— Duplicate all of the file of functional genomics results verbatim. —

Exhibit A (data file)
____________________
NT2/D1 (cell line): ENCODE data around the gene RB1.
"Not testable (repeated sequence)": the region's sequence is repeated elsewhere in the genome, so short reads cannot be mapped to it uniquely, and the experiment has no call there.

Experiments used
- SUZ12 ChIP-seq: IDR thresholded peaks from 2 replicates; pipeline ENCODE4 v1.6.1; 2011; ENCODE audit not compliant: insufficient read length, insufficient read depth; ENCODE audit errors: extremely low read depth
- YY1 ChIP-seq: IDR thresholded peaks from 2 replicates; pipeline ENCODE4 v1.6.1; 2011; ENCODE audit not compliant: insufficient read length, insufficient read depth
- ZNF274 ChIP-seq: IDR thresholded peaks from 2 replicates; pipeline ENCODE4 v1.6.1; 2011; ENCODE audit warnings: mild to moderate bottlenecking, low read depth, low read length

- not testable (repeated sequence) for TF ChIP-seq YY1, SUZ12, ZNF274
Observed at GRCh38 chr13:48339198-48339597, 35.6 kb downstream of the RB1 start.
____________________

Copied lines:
NT2/D1 (cell line): ENCODE data around the gene RB1.
"Not testable (repeated sequence)": the region's sequence is repeated elsewhere in the genome, so short reads cannot be mapped to it uniquely, and the experiment has no call there.

Experiments used
- SUZ12 ChIP-seq: IDR thresholded peaks from 2 replicates; pipeline ENCODE4 v1.6.1; 2011; ENCODE audit not compliant: insufficient read length, insufficient read depth; ENCODE audit errors: extremely low read depth
- YY1 ChIP-seq: IDR thresholded peaks from 2 replicates; pipeline ENCODE4 v1.6.1; 2011; ENCODE audit not compliant: insufficient read length, insufficient read depth
- ZNF274 ChIP-seq: IDR thresholded peaks from 2 replicates; pipeline ENCODE4 v1.6.1; 2011; ENCODE audit warnings: mild to moderate bottlenecking, low read depth, low read length

- not testable (repeated sequence) for TF ChIP-seq YY1, SUZ12, ZNF274
Observed at GRCh38 chr13:48339198-48339597, 35.6 kb downstream of the RB1 start.